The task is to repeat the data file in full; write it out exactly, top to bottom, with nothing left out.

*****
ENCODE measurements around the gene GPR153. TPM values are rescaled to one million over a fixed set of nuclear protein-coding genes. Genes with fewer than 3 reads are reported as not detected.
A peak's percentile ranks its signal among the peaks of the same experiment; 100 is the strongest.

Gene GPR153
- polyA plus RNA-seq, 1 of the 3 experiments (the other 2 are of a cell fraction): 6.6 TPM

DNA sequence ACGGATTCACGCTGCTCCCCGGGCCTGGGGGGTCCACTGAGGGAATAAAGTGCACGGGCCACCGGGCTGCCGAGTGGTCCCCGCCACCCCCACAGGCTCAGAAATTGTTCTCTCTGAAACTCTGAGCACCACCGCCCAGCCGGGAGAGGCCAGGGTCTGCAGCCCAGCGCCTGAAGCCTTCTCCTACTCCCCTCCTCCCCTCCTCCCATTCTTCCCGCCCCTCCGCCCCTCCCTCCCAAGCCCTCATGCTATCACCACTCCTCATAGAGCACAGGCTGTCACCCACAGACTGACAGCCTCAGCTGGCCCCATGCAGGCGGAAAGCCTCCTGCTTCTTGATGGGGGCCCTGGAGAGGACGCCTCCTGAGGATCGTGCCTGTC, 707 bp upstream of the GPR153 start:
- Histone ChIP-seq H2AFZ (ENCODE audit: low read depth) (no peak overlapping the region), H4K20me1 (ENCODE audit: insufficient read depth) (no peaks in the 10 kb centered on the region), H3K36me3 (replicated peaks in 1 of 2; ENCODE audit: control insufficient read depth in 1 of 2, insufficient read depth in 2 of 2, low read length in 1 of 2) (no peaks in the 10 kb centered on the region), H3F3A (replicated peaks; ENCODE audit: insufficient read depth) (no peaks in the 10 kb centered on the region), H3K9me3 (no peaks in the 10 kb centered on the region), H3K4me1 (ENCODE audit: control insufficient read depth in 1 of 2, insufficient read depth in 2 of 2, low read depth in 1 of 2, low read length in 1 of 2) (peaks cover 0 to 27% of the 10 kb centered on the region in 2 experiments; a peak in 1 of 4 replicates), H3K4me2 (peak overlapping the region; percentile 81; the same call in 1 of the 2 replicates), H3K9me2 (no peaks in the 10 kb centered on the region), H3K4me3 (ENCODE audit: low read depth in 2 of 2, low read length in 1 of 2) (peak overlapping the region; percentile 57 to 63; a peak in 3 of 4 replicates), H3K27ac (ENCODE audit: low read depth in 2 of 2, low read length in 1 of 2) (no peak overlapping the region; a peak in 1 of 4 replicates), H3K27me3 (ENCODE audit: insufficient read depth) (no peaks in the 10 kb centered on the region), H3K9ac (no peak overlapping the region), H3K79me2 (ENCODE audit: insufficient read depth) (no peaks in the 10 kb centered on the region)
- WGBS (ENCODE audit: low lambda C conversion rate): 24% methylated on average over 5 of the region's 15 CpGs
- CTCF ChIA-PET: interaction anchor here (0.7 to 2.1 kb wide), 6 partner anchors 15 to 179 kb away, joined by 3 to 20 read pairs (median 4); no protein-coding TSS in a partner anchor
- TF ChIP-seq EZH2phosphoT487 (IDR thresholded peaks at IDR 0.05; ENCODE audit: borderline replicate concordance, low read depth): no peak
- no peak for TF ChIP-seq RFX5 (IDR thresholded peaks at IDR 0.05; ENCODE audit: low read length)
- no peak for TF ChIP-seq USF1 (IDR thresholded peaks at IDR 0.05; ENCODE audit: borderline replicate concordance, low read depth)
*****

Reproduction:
ENCODE measurements around the gene GPR153. TPM values are rescaled to one million over a fixed set of nuclear protein-coding genes. Genes with fewer than 3 reads are reported as not detected.
A peak's percentile ranks its signal among the peaks of the same experiment; 100 is the strongest.

Gene GPR153
- polyA plus RNA-seq, 1 of the 3 experiments (the other 2 are of a cell fraction): 6.6 TPM

DNA sequence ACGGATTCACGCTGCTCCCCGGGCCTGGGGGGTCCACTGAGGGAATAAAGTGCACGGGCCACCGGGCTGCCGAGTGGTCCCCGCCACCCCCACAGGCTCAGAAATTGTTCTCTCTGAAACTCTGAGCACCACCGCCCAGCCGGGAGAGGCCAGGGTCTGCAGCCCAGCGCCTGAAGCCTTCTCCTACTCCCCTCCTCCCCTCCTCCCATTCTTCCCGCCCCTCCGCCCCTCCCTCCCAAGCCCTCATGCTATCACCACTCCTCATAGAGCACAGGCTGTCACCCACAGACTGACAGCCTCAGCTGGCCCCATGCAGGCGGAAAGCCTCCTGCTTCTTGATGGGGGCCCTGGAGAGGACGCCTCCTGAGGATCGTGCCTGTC, 707 bp upstream of the GPR153 start:
- Histone ChIP-seq H2AFZ (ENCODE audit: low read depth) (no peak overlapping the region), H4K20me1 (ENCODE audit: insufficient read depth) (no peaks in the 10 kb centered on the region), H3K36me3 (replicated peaks in 1 of 2; ENCODE audit: control insufficient read depth in 1 of 2, insufficient read depth in 2 of 2, low read length in 1 of 2) (no peaks in the 10 kb centered on the region), H3F3A (replicated peaks; ENCODE audit: insufficient read depth) (no peaks in the 10 kb centered on the region), H3K9me3 (no peaks in the 10 kb centered on the region), H3K4me1 (ENCODE audit: control insufficient read depth in 1 of 2, insufficient read depth in 2 of 2, low read depth in 1 of 2, low read length in 1 of 2) (peaks cover 0 to 27% of the 10 kb centered on the region in 2 experiments; a peak in 1 of 4 replicates), H3K4me2 (peak overlapping the region; percentile 81; the same call in 1 of the 2 replicates), H3K9me2 (no peaks in the 10 kb centered on the region), H3K4me3 (ENCODE audit: low read depth in 2 of 2, low read length in 1 of 2) (peak overlapping the region; percentile 57 to 63; a peak in 3 of 4 replicates), H3K27ac (ENCODE audit: low read depth in 2 of 2, low read length in 1 of 2) (no peak overlapping the region; a peak in 1 of 4 replicates), H3K27me3 (ENCODE audit: insufficient read depth) (no peaks in the 10 kb centered on the region), H3K9ac (no peak overlapping the region), H3K79me2 (ENCODE audit: insufficient read depth) (no peaks in the 10 kb centered on the region)
- WGBS (ENCODE audit: low lambda C conversion rate): 24% methylated on average over 5 of the region's 15 CpGs
- CTCF ChIA-PET: interaction anchor here (0.7 to 2.1 kb wide), 6 partner anchors 15 to 179 kb away, joined by 3 to 20 read pairs (median 4); no protein-coding TSS in a partner anchor
- TF ChIP-seq EZH2phosphoT487 (IDR thresholded peaks at IDR 0.05; ENCODE audit: borderline replicate concordance, low read depth): no peak
- no peak for TF ChIP-seq RFX5 (IDR thresholded peaks at IDR 0.05; ENCODE audit: low read length)
- no peak for TF ChIP-seq USF1 (IDR thresholded peaks at IDR 0.05; ENCODE audit: borderline replicate concordance, low read depth)